While credit plays an important role in our lives, it’s still surprising how little some people know about it. Many myths are still floating around about credit that might seem to make sense at first but could end up ruining your credit instead. By understanding how credit works, you won’t only be able to maintain or improve your credit, but you can also increase your chances of getting financing in the future. Here are some of the most common myths and misconceptions about credit and the truth behind them.
Old Missed Payments have No Effect on My Credit
Some people may assume that because they missed a payment years ago, it will magically disappear from their credit report. But that couldn’t be farther from the truth. Missed payments will stay on your credit for up to six years. And things like bankruptcies and court judgements could stay there for even longer. So, don’t assume that a missed utility or mobile payment has been removed and request a copy of your credit report to see what’s there.
Getting Credit is all about the Credit Score
This is another misconception people have about credit. While in some cases, your credit score will be the main criteria used to see if you can access payment, in many cases, your credit report has little to no importance. Many times, the relationship you have with your bank will have a direct influence on how much credit you can access. Your bank knows more than anybody else how solvent you are, and if you have a credit history with them and have always respected your loans’ terms, they might be more inclined to lend you money.
Another case when your credit score will have little importance is when looking for alternative lending options online. Many online lenders will look at things like work history instead of your credit score when judging whether you’re admissible for a loan. So, if you have a steady source of income, but think that you don’t have the credit score required to get a loan from a bank, you can always try a loan lender online such as Everyday Loans instead. They won’t make a hard search on your credit report like other lenders do, as they use Soft Searching Technology.
Your Amount of Credit Cards will Have no Influence
Many people think that having multiple credit cards and repaying them will have a positive impact on their credit. While having some credit is good to show that you have the ability to repay, having too many credit cards could send the wrong message to lenders. They might get the impression that you’re compulsive in your spending, which is why you are relying too much on credit. So, if you can, try to keep the credit cards you have to a minimum and make sure that you repay them on time.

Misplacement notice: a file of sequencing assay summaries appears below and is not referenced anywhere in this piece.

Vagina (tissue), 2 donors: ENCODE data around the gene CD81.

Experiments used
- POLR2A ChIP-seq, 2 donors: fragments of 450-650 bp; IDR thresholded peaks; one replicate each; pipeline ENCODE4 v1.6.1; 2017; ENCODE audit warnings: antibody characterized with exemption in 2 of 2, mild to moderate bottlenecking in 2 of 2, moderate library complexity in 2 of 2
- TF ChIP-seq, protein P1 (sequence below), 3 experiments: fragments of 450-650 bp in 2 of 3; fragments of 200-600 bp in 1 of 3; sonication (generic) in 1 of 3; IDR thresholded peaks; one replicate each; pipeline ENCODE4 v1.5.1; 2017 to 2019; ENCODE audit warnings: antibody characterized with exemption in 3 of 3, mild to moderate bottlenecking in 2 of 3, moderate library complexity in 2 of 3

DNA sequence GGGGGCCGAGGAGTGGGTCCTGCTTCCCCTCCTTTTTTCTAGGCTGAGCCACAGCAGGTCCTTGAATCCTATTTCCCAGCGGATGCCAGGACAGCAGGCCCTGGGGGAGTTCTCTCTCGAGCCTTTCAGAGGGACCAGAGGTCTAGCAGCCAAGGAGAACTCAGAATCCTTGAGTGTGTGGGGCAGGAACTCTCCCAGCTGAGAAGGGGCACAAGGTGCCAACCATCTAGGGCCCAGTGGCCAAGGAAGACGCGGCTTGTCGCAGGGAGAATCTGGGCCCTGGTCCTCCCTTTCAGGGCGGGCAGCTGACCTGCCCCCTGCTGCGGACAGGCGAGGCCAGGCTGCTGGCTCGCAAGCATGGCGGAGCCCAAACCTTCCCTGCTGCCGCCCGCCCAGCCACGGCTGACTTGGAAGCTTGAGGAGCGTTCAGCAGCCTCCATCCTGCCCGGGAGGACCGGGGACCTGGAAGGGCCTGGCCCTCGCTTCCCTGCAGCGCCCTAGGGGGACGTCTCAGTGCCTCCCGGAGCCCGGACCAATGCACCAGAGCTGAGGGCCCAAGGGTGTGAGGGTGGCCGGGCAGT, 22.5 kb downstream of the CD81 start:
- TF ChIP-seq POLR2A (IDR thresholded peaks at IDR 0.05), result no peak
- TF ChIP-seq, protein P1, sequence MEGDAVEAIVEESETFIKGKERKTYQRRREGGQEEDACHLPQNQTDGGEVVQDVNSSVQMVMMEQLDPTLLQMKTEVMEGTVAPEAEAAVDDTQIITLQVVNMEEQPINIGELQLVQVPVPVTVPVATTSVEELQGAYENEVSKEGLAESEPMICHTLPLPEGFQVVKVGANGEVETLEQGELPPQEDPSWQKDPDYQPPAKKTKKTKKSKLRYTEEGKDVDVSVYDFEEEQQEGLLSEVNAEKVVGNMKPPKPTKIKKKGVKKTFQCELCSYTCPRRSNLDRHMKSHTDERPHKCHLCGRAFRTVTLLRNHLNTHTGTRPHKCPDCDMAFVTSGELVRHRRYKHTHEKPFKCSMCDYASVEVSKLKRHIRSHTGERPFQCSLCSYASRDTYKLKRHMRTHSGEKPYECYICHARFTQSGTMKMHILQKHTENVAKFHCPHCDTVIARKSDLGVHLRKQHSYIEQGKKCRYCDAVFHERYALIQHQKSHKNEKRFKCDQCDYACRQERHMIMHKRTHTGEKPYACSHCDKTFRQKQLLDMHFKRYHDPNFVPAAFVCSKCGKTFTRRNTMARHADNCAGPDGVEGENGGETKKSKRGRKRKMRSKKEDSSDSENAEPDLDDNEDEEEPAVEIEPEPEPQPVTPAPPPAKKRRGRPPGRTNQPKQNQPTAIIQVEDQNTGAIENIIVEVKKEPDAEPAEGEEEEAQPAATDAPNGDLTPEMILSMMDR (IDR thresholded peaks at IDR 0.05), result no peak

Never Contracting a Loan will Increase my Chances of Getting Approved
At the other end of the spectrum, lenders might not have a good view of someone who has never applied for credit before. While having no credit history is better than having a bad credit history, lenders will prefer applicants who have a history of being responsible borrowers.
If you have no history, they really have no way to tell how good you are at managing your finances. The best thing you could do in this case is to start building up your credit slowly. One of the best things you could do is apply for a credit building card with a low balance and use it regularly while repaying it each month. This will show lenders that you’re responsible and they might be more inclined to grant you a loan.
Paying my Credit Card Balance in Full Makes no Difference
There is a myth that credit card companies actually like people who pay the strict minimum on their balance since they’ll be making more money on interest, but that’s not true. Lenders prefer applicants who can repay a balance in full. If you only manage to pay the minimum each month, they might assume that you don’t have the money to afford a loan.
I Might be Blacklisted
Some people have this idea that there is this list somewhere that could bar them from getting credit forever. But such a list doesn’t exist. While one lender might reject you, another one might still be open to granting you credit. If you want to improve your credit, check your credit report.
We hope we were able to demystify some of the most common myths about credit. Now that you know more about how credit works, you’ll be able to make better decisions and increase your chances of accessing affordable credit in the future.